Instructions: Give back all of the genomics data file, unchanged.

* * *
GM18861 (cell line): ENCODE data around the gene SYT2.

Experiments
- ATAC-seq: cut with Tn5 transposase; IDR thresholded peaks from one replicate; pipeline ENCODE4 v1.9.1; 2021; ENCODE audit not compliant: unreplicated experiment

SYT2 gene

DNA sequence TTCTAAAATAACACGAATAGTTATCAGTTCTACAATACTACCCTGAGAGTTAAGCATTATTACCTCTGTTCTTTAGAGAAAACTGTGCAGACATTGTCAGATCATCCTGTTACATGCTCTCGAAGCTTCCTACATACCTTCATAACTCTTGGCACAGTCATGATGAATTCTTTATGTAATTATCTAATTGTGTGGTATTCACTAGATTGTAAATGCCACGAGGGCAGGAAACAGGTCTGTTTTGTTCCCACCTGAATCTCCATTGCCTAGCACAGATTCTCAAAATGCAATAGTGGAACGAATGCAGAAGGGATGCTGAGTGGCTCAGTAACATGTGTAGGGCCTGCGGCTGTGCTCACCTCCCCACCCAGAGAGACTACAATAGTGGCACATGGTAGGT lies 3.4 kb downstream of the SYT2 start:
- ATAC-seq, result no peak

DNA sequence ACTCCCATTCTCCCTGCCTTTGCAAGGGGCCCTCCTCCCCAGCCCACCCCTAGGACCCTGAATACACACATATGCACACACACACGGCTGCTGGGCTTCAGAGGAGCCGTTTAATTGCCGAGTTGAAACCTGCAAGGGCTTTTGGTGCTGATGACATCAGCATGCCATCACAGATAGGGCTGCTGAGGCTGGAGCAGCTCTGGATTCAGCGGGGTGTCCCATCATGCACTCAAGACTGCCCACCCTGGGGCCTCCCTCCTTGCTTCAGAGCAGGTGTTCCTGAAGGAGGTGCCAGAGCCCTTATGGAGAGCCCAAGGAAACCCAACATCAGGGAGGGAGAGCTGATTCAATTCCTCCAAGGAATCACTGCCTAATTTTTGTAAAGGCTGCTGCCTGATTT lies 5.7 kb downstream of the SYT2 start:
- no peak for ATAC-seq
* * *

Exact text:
GM18861 (cell line): ENCODE data around the gene SYT2.

Experiments
- ATAC-seq: cut with Tn5 transposase; IDR thresholded peaks from one replicate; pipeline ENCODE4 v1.9.1; 2021; ENCODE audit not compliant: unreplicated experiment

SYT2 gene

DNA sequence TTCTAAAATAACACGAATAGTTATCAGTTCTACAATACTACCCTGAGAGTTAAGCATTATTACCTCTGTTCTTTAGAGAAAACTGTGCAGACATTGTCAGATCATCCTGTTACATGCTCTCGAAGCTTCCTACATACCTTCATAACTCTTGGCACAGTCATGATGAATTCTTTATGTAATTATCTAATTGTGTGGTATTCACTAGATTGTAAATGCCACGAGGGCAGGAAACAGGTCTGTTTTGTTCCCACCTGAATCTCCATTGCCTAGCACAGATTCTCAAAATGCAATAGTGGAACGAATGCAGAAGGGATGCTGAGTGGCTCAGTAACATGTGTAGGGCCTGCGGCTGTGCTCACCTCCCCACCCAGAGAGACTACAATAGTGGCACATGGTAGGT lies 3.4 kb downstream of the SYT2 start:
- ATAC-seq, result no peak

DNA sequence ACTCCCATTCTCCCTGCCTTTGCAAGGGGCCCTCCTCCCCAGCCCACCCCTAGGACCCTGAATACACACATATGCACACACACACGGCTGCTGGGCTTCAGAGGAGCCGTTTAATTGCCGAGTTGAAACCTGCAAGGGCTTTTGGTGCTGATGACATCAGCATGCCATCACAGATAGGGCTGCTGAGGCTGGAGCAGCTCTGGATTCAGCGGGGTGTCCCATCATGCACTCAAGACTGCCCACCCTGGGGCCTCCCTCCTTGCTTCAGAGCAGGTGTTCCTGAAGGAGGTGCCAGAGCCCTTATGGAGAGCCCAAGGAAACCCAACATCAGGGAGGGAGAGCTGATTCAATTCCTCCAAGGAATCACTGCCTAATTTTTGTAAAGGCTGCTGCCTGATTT lies 5.7 kb downstream of the SYT2 start:
- no peak for ATAC-seq